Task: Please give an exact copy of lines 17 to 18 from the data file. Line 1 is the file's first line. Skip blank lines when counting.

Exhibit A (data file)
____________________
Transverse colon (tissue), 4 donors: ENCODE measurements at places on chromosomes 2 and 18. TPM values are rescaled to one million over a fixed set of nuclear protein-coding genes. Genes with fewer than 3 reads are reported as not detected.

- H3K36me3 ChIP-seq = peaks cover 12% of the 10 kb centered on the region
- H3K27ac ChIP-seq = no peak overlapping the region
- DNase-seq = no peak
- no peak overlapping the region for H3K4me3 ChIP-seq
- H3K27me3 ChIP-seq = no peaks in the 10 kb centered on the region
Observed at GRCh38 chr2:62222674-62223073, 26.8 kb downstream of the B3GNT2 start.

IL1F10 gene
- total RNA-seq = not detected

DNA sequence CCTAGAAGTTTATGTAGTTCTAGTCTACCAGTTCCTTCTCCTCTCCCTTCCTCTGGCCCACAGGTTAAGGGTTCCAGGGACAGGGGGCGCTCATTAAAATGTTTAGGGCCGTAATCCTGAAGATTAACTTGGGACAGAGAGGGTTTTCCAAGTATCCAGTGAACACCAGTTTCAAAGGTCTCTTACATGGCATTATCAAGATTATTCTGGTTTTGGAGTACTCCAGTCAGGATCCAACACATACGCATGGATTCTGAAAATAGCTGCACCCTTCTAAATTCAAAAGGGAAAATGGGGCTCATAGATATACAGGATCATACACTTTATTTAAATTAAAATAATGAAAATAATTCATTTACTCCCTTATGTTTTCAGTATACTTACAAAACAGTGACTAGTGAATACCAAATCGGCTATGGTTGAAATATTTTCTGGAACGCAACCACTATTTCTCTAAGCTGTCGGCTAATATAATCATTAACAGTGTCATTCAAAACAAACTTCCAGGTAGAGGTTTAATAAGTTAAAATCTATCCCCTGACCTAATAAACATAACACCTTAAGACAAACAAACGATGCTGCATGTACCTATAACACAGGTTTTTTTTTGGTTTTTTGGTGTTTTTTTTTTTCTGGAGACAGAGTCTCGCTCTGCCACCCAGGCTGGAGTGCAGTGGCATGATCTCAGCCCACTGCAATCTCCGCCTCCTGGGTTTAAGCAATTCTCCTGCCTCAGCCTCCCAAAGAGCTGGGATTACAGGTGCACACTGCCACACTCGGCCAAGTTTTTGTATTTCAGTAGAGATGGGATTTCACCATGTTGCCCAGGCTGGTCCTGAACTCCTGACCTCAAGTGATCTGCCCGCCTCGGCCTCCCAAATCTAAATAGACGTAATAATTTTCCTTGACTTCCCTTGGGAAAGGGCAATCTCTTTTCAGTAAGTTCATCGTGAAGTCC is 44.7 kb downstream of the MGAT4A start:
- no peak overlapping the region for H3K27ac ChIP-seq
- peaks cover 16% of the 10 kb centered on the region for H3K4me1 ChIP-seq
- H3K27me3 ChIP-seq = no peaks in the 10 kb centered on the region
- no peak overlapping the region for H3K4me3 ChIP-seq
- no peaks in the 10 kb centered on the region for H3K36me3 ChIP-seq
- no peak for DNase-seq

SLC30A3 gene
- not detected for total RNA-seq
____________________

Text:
SLC30A3 gene
- not detected for total RNA-seq